5 ways to turn around distressed hotels
 
5 ways to turn around distressed hotels
15 AUGUST 2012 7:34 AM

Reviving distressed properties requires creative solutions that keep momentum going to ensure the turnaround is not only successful but also sustained.

The difference between a rapid hotel turnaround and business as usual is only one thing—money. A six-month turnaround versus a twelve-month cycle will save half a year's increased income, which otherwise would be lost forever. That's why the lessons learned from taking over distressed hotels and quickly transforming them into healthy cash-flow performers are valuable in all hotels. As hotel management companies with established expertise in distressed hotel management and receivership can attest, successful experiences in distressed hotel management have inspired the kind of creative solutions that have profound implications for the entire industry.
 
Today, even the most successful hotels can benefit from adopting a turnaround mindset that relies on the following five critical tips:
 
1. Speed matters
2. "It's the employees, stupid"
3. Have an effective plan
4. "It's the GM, stupid"
5. Restart, reenergize and renew the sales effort
 
Speed matters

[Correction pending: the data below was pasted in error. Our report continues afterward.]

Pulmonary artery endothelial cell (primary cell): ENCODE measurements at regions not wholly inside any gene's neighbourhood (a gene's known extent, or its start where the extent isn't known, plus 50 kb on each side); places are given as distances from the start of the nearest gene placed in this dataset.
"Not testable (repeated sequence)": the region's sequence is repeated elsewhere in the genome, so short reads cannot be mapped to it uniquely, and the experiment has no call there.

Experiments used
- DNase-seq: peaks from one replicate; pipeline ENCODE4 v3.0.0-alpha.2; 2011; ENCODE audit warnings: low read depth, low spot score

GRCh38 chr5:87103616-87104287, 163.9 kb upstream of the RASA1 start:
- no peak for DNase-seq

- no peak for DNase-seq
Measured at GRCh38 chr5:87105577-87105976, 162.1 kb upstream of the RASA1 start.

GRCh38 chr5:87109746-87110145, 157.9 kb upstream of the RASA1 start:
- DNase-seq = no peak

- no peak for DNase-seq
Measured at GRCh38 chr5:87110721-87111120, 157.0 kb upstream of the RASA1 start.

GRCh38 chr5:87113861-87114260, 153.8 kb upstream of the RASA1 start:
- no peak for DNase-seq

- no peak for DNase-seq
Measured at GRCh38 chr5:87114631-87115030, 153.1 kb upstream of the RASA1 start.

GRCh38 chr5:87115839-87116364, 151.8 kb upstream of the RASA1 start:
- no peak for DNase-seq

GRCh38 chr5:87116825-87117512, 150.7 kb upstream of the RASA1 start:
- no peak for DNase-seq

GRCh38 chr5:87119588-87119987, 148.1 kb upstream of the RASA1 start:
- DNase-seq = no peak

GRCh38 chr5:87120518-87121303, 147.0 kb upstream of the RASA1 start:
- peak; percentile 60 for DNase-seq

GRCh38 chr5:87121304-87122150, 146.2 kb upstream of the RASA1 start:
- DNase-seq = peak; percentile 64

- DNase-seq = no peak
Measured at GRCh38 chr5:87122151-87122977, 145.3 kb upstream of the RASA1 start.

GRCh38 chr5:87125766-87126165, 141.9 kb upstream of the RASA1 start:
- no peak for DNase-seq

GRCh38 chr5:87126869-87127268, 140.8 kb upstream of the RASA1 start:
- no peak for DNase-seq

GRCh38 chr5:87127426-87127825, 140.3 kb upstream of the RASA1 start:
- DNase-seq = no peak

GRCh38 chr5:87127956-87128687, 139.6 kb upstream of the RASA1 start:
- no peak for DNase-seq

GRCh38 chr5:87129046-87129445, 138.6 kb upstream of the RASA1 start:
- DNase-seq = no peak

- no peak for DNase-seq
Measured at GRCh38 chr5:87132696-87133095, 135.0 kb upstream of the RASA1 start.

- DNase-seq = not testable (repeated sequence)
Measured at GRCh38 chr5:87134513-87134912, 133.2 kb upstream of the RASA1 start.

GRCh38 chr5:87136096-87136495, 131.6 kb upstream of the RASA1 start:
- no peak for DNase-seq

The engine for a rapid turnaround is momentum. However, generating that momentum is often the biggest challenge. Experienced takeover/management teams know the importance of imparting a sense of urgency and energy to a distressed hotel. A distressed hotel and its employees are always in the doldrums—typically, they experienced a slow and agonizing decline with little hope for a change in their fortunes. The entire takeover should be choreographed as a rapid action drama from the opening scene.
 
"It's the employees, stupid"
Wake them up! Show the employees that you care about them; do whatever it takes. Maybe on day one, you paint the employee cafeteria and serve pizza for everyone. Executives from the new management company should get their hands dirty picking up cigarette butts, making up beds, helping guests with their luggage, etc. There is no room for big shots in the urgency and energy of a change in hotel management. Little things matter, such as calling employees by their first names. Be willing and able to learn from them, especially the sales department. Remember, no one cares how much you know until they know how much you care. It’s also important to set and address expectations. Let your team know what to expect in the coming weeks. Usually they have been neglected and leaderless for months, so they will welcome the newfound support, structure and assistance you can provide for them.
 
Have an effective plan

Long before the formal takeover, the new management company should have a detailed plan for immediately improving all departments. From a psychological standpoint, setting a new tone and getting off to a fast start can help generate invaluable momentum—both on your staff and in the broader marketplace—that is often difficult or impossible to recapture. Don't lose this valuable opportunity. Hit the ground running by using your plan to institute specific and strategic operational initiatives, such as aggressive sales, strategic revenue management and smart expense controls as quickly as possible. That kind of preparation, structure and rapid deployment is the single best way to make the numbers start moving in the right direction in a timely manner.
 
"It's the GM, stupid"